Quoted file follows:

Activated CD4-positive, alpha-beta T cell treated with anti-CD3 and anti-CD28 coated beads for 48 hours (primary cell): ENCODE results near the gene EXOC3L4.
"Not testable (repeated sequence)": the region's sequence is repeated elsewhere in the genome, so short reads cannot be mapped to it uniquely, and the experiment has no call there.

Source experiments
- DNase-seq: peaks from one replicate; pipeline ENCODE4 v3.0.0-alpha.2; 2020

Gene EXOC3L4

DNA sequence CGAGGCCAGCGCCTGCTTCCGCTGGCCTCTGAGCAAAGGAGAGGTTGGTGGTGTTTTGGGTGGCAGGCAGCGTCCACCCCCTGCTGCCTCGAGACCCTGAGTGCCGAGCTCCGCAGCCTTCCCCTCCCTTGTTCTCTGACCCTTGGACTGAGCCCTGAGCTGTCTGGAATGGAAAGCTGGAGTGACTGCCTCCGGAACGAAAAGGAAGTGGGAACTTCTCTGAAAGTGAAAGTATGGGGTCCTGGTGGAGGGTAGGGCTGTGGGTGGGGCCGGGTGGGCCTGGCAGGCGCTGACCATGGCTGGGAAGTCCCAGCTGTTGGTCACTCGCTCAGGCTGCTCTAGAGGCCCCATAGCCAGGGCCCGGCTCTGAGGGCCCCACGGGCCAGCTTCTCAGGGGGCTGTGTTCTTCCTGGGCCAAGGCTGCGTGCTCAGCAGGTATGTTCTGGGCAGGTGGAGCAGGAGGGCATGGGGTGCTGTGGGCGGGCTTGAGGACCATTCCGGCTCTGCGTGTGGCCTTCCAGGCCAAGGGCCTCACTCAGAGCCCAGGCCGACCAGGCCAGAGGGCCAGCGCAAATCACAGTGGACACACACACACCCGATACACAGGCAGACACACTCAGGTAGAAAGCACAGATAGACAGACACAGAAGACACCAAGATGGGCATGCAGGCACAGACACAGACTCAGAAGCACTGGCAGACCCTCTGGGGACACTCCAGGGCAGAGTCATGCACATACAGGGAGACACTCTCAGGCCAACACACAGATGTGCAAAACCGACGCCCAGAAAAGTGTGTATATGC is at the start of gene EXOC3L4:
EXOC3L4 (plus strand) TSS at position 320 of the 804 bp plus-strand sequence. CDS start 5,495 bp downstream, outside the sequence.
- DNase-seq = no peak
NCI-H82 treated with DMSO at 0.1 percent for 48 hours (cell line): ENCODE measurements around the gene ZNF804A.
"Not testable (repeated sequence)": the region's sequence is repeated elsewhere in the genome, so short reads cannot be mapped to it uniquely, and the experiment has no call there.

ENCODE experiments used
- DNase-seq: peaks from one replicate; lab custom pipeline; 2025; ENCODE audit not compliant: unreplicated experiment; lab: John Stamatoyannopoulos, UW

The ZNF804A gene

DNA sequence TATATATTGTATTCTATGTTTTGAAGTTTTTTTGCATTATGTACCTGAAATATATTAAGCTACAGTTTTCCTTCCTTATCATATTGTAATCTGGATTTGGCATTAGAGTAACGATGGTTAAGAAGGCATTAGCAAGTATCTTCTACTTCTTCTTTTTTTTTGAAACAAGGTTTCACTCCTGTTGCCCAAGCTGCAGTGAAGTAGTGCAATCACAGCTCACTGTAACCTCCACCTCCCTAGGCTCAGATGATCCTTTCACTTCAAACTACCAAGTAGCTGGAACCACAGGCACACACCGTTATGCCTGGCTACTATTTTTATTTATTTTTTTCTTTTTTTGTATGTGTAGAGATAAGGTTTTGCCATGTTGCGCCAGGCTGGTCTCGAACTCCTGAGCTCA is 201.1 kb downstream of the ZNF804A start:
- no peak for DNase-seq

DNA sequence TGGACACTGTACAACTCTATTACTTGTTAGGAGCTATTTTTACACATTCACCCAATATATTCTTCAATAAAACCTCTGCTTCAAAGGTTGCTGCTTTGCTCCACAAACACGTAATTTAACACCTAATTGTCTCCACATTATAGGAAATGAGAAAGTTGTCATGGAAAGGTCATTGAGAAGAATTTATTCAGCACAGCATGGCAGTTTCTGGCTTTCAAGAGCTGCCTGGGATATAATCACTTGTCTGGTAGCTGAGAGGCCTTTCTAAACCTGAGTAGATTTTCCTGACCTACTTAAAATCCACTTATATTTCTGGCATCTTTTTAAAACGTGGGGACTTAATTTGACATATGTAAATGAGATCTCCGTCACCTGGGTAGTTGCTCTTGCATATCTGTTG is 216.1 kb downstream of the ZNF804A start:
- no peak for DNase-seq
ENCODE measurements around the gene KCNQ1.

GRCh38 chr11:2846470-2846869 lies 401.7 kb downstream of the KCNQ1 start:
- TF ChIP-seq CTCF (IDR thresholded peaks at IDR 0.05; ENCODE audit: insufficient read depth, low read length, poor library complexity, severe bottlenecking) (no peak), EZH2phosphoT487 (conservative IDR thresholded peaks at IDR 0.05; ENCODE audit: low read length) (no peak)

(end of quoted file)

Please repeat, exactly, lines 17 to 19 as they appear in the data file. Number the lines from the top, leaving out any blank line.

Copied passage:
- no peak for DNase-seq
ENCODE measurements around the gene KCNQ1.

GRCh38 chr11:2846470-2846869 lies 401.7 kb downstream of the KCNQ1 start: